Yes, it is! Many people who suffer from a mental illness do recover. And although symptoms may continue, having a mental illness does not mean that you can’t live a healthy, happy life.
The concept of “recovery” originally began in the addictions field, referring to a person recovering from a substance use disorder. The term has more recently been adopted in the mental health field as people realize that, similar to recovery from an addiction, recovery from a mental illness is also possible.
After many years of viewing mental illness as a condition that deprives people from having fulfilled lives, a new vision emerged. This vision, called the Recovery Vision, stipulates that every person, as sick as he/she may be, can embark on a journey of healing and transformation and can live a meaningful life while striving to achieve his/her maximum potential.
Personal Recovery is different from Clinical Recovery. While Clinical Recovery stipulates rigid conditions to consider a person ‘recovered’, Personal Recovery is a unique process for each individual. It refers to adjusting one’s attitudes, values, feelings, goals, and roles; it is a way of living a satisfying, hopeful, and contributing life even with limitations caused by an illness. Recovery involves the development of new meaning and purpose in one’s life as one grows beyond the sometimes catastrophic effects of mental illness.*
AMI’s programs and activities are guided by a vision of recovery. While it is important to seek medical advice and treatment (which is commonly focused on the illness), we believe that it is paramount to embrace a whole person approach, taking into consideration one’s dreams, wishes, strengths, and abilities. And while the Recovery Vision refers to especially to people with mental illness, we believe that families also need to go through their own recovery journey so they can facilitate the recovery of their loved ones while sustaining their own wellbeing. Mental illness is a ‘family affair’; all members of the family deserve whatever support they need to cope and thrive.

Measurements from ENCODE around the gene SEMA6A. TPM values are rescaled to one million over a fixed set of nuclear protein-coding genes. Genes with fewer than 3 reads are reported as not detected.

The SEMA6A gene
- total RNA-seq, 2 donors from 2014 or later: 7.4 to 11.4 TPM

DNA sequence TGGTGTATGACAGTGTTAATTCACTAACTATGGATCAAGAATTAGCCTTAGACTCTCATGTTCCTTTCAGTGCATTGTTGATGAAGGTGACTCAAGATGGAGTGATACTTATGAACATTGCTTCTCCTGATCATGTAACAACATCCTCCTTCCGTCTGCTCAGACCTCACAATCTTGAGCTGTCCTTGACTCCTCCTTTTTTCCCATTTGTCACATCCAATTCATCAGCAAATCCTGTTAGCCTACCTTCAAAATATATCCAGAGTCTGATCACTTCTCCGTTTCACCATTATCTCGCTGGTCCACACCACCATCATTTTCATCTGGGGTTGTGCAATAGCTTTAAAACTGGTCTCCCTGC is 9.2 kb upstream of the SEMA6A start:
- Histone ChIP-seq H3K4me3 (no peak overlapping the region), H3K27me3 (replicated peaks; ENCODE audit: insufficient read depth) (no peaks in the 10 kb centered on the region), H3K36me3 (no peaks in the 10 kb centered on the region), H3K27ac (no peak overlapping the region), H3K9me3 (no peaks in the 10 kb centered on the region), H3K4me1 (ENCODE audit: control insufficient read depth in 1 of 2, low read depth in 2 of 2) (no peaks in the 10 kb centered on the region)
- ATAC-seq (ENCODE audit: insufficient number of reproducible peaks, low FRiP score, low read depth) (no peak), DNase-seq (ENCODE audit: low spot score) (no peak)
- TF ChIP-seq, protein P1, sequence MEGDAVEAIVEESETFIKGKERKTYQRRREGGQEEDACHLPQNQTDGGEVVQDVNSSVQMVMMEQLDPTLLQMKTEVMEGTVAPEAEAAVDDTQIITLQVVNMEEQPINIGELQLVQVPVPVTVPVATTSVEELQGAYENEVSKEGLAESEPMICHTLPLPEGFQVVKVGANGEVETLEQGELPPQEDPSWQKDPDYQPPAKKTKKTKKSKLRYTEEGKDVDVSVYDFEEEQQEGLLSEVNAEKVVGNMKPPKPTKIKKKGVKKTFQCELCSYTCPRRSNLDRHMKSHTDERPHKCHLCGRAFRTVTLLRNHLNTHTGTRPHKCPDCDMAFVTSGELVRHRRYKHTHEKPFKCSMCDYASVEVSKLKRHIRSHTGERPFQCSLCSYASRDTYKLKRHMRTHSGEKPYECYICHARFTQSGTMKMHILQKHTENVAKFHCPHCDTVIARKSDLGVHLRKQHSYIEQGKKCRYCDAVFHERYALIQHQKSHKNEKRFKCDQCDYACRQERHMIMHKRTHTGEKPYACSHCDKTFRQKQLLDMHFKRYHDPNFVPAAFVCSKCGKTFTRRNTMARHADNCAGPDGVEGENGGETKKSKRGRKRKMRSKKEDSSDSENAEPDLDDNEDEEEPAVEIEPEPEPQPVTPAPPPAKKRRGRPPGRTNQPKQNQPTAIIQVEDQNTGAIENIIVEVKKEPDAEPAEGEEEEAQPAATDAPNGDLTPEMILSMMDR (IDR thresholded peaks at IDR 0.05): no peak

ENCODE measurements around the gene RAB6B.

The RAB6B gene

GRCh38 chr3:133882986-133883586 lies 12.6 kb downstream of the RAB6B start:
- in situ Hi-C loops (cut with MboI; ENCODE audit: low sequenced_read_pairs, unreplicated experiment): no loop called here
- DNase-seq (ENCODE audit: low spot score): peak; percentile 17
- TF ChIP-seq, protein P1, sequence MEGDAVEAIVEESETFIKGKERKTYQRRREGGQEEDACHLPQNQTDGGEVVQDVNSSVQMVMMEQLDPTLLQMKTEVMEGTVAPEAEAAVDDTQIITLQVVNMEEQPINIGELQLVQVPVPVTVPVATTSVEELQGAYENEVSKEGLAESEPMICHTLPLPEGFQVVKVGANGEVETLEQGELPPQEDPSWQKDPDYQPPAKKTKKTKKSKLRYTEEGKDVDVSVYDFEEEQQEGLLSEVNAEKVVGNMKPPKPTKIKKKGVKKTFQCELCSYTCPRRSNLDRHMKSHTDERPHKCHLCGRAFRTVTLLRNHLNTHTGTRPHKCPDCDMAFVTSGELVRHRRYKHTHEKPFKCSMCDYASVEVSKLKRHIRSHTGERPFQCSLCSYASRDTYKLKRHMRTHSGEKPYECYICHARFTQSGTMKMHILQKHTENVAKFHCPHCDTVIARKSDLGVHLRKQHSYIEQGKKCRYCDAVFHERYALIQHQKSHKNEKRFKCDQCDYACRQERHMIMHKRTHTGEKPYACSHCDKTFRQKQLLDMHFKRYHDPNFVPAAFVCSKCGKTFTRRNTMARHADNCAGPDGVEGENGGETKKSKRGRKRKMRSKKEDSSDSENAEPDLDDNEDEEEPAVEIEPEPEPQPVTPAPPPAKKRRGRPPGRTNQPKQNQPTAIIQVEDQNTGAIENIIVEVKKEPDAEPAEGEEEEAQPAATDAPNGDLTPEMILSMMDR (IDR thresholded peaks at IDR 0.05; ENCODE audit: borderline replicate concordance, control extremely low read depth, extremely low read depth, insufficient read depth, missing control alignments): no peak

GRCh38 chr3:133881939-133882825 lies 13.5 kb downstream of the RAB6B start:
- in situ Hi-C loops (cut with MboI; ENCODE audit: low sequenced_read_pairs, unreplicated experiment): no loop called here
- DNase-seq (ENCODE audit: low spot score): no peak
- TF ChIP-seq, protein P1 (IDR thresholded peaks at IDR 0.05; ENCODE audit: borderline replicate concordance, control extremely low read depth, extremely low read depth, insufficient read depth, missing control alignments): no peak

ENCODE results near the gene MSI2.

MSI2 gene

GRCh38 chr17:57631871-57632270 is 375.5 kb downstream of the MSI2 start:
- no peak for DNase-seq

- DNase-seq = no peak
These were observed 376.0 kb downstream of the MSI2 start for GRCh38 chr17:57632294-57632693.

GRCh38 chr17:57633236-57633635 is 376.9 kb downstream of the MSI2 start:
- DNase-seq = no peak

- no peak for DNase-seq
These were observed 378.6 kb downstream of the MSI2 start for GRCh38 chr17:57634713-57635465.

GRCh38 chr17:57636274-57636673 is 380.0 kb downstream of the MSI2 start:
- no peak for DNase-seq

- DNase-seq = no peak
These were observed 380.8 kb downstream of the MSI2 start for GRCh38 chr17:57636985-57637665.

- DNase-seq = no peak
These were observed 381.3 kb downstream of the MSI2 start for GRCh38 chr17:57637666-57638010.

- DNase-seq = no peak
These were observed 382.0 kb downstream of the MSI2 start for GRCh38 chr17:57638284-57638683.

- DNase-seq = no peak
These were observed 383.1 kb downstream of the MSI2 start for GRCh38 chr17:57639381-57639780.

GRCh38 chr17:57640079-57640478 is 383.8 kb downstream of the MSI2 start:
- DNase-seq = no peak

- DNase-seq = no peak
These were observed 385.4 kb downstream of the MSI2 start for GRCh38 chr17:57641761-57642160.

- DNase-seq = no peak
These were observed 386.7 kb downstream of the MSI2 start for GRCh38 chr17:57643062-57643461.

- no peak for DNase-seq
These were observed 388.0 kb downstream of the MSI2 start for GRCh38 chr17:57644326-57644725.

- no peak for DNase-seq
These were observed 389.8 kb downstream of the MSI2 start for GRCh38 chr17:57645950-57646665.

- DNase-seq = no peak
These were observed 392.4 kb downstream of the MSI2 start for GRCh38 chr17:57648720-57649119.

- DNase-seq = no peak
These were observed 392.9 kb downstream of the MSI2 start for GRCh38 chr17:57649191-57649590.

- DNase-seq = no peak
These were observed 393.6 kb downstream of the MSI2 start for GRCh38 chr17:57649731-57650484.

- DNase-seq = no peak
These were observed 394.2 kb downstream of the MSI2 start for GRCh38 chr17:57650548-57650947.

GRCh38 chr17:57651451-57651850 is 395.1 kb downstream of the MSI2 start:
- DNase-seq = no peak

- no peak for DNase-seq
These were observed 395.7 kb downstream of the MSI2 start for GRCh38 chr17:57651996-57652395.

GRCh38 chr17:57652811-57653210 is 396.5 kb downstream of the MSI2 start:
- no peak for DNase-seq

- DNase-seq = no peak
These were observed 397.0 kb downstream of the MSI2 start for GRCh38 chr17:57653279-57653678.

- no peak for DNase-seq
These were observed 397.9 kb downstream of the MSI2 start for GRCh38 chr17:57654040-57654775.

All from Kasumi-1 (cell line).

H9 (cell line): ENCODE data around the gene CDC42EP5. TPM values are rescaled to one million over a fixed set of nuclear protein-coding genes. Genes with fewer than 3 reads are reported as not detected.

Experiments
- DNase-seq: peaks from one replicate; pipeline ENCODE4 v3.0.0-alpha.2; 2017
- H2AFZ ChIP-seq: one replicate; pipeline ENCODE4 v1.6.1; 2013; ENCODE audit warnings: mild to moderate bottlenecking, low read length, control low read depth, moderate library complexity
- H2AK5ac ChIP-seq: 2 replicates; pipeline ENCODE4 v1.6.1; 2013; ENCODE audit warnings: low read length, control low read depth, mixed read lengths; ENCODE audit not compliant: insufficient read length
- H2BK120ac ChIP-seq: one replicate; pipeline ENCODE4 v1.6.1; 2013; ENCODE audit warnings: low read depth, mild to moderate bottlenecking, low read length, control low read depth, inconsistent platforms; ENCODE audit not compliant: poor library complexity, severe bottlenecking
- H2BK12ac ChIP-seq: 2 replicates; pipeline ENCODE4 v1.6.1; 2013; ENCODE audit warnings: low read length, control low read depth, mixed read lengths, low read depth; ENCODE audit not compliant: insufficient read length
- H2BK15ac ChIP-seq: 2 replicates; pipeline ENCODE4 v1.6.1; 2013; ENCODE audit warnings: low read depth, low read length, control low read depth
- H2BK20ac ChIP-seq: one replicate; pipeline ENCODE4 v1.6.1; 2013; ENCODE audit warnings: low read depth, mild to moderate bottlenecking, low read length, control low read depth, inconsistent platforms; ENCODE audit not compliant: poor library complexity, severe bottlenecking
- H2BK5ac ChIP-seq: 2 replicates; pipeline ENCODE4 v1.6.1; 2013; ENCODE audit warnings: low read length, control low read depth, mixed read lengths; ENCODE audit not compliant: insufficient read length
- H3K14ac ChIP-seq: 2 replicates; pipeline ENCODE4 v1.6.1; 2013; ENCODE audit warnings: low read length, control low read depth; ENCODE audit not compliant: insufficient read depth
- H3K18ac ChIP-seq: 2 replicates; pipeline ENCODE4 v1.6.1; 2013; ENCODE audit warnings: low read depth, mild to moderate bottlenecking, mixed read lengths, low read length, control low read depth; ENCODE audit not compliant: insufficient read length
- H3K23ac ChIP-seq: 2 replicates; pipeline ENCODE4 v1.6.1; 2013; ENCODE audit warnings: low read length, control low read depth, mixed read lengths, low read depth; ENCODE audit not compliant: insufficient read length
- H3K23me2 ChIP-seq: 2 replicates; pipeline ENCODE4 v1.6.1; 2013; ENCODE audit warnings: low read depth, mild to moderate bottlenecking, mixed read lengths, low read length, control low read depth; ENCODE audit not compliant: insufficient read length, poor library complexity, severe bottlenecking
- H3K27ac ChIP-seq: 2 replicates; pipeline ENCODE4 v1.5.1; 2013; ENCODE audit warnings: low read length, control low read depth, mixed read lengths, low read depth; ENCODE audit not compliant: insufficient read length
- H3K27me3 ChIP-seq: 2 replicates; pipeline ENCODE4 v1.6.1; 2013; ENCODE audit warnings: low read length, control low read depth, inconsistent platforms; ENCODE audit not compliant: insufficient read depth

A Wider Glance at Mental Health**
Mental health is important to everyone. Whether you are diagnosed with a mental illness, or you are a caregiver to someone who has an illness, or neither, mental health is just as important as physical health. By taking care of your mental health you can live your life to its greatest potential; by maintaining it you will be able to enjoy the simple things in life that make you happy. It will allow you to manage the stressful things in life and allow you to enjoy what you love. For tips on improving your mental health, click here.
In recent years, there has been a shift towards a more comprehensive definition of mental health. There is a growing consensus that mental health is not merely the absence of mental illness, but it also includes the presence of positive feelings (emotional well-being) and positive functioning in both individual life (psychological well-being) and community life (social well-being).
The Public Health Agency of Canada defines mental health / psychological well-being as:
The capacities of each and all of us to feel, think, and act in ways that enhance our ability to enjoy life and deal with the challenges we face. It is a positive sense of emotional and spiritual well-being that respects the importance of culture, equity, social justice, interconnections, and personal dignity.
In the table below, the mental health continuum ranges from optimal (or flourishing) to minimal (or languishing), whereas the mental illness continuum ranges from no mental illness to serious mental illness.
Mental health is best understood as a matrix, where people can move among states of mental well-being regardless of mental illness. They can flourish or languish, depending on individual functioning, social well- being and mental health issues.
Therefore, a person with mental illness may flourish and, conversely, someone without mental illness may languish with less than optimal mental health. People diagnosed with a mental illness can still have high levels of general mental well-being, while those without a diagnosed mental illness can show low levels of mental well-being.
In the model below, people who are healthy (green) can go through mild and reversible distress or functional impairment (yellow), to more severe, persistent injury or impairment (orange), to clinical illnesses and disorders requiring more concentrated medical care (red).
The arrows under the four colour blocks suggest a continuum, with movement in both directions along the continuum, indicating that there is always the possibility for a return to full health and functioning. In this way, no one is written off simply because they are showing symptoms of an illness, or are being treated for a disorder or disease. There is also a recognition that the earlier that intervention of some sort is provided, the easier it is to return to full health and functioning (green).
These two models emphasize that mental health is not simply the absence of mental illness. You may not have control over your mental illness, but you can strengthen your mental health!
Have you bought your tickets yet for our Food for Thought event on October 18 with Kat Kinsman and Lee Haberkorn? Don’t miss the great food, open bar, and fabulous raffle! Hurry and buy them now: http://bit.ly/AMITickets18